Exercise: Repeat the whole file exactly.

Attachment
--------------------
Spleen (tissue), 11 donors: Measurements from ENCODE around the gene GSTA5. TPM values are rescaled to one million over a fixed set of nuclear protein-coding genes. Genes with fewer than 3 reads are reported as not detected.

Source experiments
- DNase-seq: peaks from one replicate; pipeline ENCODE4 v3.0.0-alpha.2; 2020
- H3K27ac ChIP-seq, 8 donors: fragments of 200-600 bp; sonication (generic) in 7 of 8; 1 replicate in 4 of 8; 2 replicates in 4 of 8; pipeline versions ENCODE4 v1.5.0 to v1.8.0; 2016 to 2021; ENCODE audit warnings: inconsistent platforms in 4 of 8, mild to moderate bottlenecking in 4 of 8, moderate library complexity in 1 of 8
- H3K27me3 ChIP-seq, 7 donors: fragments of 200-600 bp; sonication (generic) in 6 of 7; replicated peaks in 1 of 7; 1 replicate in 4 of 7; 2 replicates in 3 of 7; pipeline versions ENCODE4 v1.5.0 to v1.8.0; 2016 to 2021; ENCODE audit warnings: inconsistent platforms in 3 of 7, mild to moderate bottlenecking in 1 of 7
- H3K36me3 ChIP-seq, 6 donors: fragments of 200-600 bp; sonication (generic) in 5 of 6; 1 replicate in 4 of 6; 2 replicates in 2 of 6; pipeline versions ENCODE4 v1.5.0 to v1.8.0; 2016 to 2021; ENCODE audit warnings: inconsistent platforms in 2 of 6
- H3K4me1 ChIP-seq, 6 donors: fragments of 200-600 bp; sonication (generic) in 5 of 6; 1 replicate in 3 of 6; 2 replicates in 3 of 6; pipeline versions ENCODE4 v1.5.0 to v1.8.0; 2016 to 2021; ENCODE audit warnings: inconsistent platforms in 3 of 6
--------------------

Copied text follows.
Spleen (tissue), 11 donors: Measurements from ENCODE around the gene GSTA5. TPM values are rescaled to one million over a fixed set of nuclear protein-coding genes. Genes with fewer than 3 reads are reported as not detected.

Source experiments
- DNase-seq: peaks from one replicate; pipeline ENCODE4 v3.0.0-alpha.2; 2020
- H3K27ac ChIP-seq, 8 donors: fragments of 200-600 bp; sonication (generic) in 7 of 8; 1 replicate in 4 of 8; 2 replicates in 4 of 8; pipeline versions ENCODE4 v1.5.0 to v1.8.0; 2016 to 2021; ENCODE audit warnings: inconsistent platforms in 4 of 8, mild to moderate bottlenecking in 4 of 8, moderate library complexity in 1 of 8
- H3K27me3 ChIP-seq, 7 donors: fragments of 200-600 bp; sonication (generic) in 6 of 7; replicated peaks in 1 of 7; 1 replicate in 4 of 7; 2 replicates in 3 of 7; pipeline versions ENCODE4 v1.5.0 to v1.8.0; 2016 to 2021; ENCODE audit warnings: inconsistent platforms in 3 of 7, mild to moderate bottlenecking in 1 of 7
- H3K36me3 ChIP-seq, 6 donors: fragments of 200-600 bp; sonication (generic) in 5 of 6; 1 replicate in 4 of 6; 2 replicates in 2 of 6; pipeline versions ENCODE4 v1.5.0 to v1.8.0; 2016 to 2021; ENCODE audit warnings: inconsistent platforms in 2 of 6
- H3K4me1 ChIP-seq, 6 donors: fragments of 200-600 bp; sonication (generic) in 5 of 6; 1 replicate in 3 of 6; 2 replicates in 3 of 6; pipeline versions ENCODE4 v1.5.0 to v1.8.0; 2016 to 2021; ENCODE audit warnings: inconsistent platforms in 3 of 6